Social Justice: Employee’s loss despite valid case shows gaps in justice system

The Ontario Court of Appeal endorsement in Musoni v. Logitek Technology Ltd. has caused many employment lawyers to reconsider the validity of termination provisions that have the potential to provide for notice or payment below the minimum requirements of employment standards legislation.

In Musoni, the employee, Bernard Musoni, signed a contract stating that either he or the employer had the right to terminate the employment agreement by providing notice of 15 days. At the time of termination, the employee had been with the employer for about 2-1/2 years. The minimum requirement for termination without cause in Ontario’s employment standards law for such an employee is two weeks notice or compensation in lieu.

The notice required and provided under the employment agreement therefore satisfied the employment standards minimum at the time the termination took place. However, had the termination taken place at any point after the employee’s three-year anniversary, the contractual termination notice would have fallen below the escalating employment standards minimum.

Prior case law made it clear that a contractual termination clause that creates a result below the employment standards minimum at some point in the future is void ab initio. However, in this case the Court of Appeal dismissed the employee’s appeal with a curt endorsement. “The employment contract between the appellant and the respondent was clear in providing for 15 days’ notice in order to terminate,” wrote the court.

Lawyers are now considering whether the Court of Appeal has modified or is willing to reconsider the law.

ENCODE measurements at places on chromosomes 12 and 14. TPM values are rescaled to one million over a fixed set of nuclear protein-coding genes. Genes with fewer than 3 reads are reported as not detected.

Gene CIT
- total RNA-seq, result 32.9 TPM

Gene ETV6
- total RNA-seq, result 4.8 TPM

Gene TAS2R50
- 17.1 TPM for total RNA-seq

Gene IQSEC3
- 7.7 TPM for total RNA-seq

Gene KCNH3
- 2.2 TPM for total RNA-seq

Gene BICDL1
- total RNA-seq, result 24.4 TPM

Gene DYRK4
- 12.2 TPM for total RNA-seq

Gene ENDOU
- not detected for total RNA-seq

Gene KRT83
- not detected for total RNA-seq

However, the employee conceded the validity of the employment contract and neither the trial nor the appeal court considered the issue of whether a future potential violation of minimum employment standards requirements invalidates a termination clause. Therefore, there doesn’t seem to be much of an argument that the Court of Appeal has changed or is reconsidering the law.

The case has little significance from an employment law point of view. However, it’s significant from an access to justice point of view. The plaintiff represented himself. Whether that was his choice isn’t clear, but given the short duration of employment and his salary (approximately $43,000 per year), it seems unlikely many lawyers would have been able to handle the case on an economic basis.

It’s apparent the plaintiff had little, if any, legal training. He appeared not to understand the concept of wrongful dismissal as he focused his evidence on the reasons for termination rather than the validity of the termination clause and his entitlement to reasonable notice. He shouldn’t have conceded the validity of the termination clause.

We can’t fault counsel for the defendant for the result. There’s no obligation on opposing counsel to assist a self-represented litigant. Opposing counsel owe a duty to their clients and the court. While counsel have a duty to bring relevant case law to the attention of the court even where it may not support their case, the case law on the validity of termination clauses wasn’t relevant based on the manner in which the plaintiff pleaded and presented his case.

Equally, there can be no criticism of the judges. Judges must conduct themselves in a neutral manner and can’t provide legal advice to a party. Judges can’t draft pleadings for self-represented litigants or advise parties on their submissions.

So while no one is at fault, we have a self-represented plaintiff who lost a case he likely ought to have won.

Based on the length of employment and his position, the likely reasonable common law period of notice was certainly more than 15 days and was likely three months. With proper pleadings, evidence, and argument, the plaintiff could have achieved an award of about $9,000. Instead, he faces cost awards requiring him to pay $8,512.48.

Did this plaintiff get a fair hearing? He certainly did according to the laws of evidence and the manner in which he pleaded his case. But without those qualifications, can we really say he received a fair hearing?

As we go forward to discuss access to justice issues, we must consider how to address such cases.


Alan Shanoff was counsel to Sun Media Corp. for 16 years. He currently is a freelance writer for Sun Media and teaches media law at Humber College. His e-mail address is [email protected].

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